, to the paint industry.
The formulation that is made from these chemicals is a runny solution that is usually wiped or sprayed on surfaces. There the mixture hardens into a smooth, hard layer that is similar to glass. Graffiti does not stick very well to this barrier and cannot diffuse into the paint layer covering the railcar. As a result, the graffiti can be removed with relative ease. The fresh red color of the urban-train car that has just been cleaned is a brilliant example.
Time is also an important factor for Deutsche Bahn in the struggle against graffiti, says 57-year-old Hans-Jürgen Zanger, who is responsible for the cleaning of the electric multiple units (EMUs) at DB Regio in Frankfurt am Main. These EMUs include primarily the Series 423 and 430 urban trains as well as the Series 442 regional train sets. The EMU workshop, which is located in Frankfurt’s former postal service train station, serves all the trains that travel to and from Frankfurt within a radius of about 80 kilometers. “Our job is to remove all the graffiti from our trains within a period of 24 to 72 hours,” says Zanger. That’s because the vandalized cars disturb the passengers and create a feeling of insecurity. In addition, this robs the sprayers of the feeling of success they would get if they saw their illegal creations displayed on the rails for weeks on end.
Sergej Nell is an applications specialist for functional materials in paints
© Peter Thomas
The world’s only full-service supplier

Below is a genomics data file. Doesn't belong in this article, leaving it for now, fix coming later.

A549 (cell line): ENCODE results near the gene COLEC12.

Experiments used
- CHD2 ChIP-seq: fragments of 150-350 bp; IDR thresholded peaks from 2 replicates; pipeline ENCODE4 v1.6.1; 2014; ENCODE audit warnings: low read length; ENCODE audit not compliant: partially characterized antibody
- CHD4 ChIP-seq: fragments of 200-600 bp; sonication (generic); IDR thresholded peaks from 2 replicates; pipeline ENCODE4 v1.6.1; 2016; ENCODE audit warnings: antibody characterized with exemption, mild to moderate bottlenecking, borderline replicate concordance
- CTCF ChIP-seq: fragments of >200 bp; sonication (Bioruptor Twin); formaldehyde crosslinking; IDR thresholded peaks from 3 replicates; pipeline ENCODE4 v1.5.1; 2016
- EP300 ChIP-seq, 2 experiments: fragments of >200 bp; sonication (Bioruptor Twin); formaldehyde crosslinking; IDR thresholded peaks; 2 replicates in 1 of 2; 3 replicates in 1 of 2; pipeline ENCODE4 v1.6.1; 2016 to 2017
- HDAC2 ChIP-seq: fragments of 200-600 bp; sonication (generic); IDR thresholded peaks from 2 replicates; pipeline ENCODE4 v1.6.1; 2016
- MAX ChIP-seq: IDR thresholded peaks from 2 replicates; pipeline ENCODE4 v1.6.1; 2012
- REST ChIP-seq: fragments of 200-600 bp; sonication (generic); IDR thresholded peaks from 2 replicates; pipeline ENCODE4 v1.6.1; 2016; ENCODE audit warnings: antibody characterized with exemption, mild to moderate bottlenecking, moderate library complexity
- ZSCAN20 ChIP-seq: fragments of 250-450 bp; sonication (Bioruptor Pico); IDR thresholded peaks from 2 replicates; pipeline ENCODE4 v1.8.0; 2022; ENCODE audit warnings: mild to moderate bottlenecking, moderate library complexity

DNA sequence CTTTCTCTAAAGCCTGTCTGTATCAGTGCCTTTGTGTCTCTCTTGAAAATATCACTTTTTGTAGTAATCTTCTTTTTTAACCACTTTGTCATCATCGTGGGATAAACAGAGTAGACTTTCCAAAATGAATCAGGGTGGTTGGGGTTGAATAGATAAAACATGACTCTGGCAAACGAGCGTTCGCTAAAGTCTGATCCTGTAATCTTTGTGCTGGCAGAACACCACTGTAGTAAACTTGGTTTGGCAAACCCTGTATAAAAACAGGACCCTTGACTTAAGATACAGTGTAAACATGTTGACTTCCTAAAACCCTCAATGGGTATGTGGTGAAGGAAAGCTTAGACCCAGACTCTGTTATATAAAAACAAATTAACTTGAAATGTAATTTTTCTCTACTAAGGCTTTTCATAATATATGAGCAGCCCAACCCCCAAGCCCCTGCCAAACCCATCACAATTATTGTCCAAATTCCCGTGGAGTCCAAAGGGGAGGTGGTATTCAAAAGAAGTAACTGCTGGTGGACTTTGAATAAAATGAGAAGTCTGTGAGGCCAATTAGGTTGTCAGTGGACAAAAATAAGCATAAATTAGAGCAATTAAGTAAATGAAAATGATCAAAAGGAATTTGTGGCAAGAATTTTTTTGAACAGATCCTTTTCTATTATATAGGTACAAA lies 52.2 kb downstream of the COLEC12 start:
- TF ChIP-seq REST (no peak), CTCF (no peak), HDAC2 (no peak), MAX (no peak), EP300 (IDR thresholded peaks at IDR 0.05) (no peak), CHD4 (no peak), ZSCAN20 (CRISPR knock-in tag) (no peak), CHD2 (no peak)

“Merck KGaA, Darmstadt, Germany, is the only company worldwide that produces the complete portfolio of organic and inorganic polysilazanes on an industrial scale and supplies them to the paint industry as a raw material (resin) for their end products,” says Jürgen Bergheuer, a market development expert in the Polysilazanes segment at Merck KGaA, Darmstadt, Germany.
All over the world, interest is growing in this specialist chemical product with its strong protective effect. That’s because its layers, which are between two and five micrometers thin, do more than just build a barrier against destructive graffiti sprays, according to Sergej Nell, an applications specialist for functional materials in paints at Merck KGaA, Darmstadt, Germany. Nell explains that surfaces of every kind benefit from this treatment, because it makes them more attractive visually and more resistant to environmental impacts.
Jürgen Bergheuer is a market development expert in the Polysilazanes segment
© Peter Thomas
For example, vehicle paint is protected against the dreaded “chalking” of the pigments caused by ultraviolet light — that is, the separation of the pigments from the surface of the paint. Even glass can be covered with a layer of glassy polysilazanes in order to protect its surface. Because of the similar behavior of both substances, this is known in the industry as a glass-on-glass technique.
As a result, the use of this technique is widespread today. In addition to locomotives and railcars for public transportation, polysilazanes also have various other applications, such as the protection of building façades, ship hulls, stainless steel sinks and showers, works of art in public spaces, and classic automobiles. According to Bergheuer, a chemical engineer, other areas of application will be added in the future. That’s because Merck KGaA, Darmstadt, Germany, is expanding its portfolio of polysilazanes, which have different properties depending on their individual modification. Such developments could also give Deutsche Bahn an additional advantage in its endless cat-and-mouse game with the sprayers.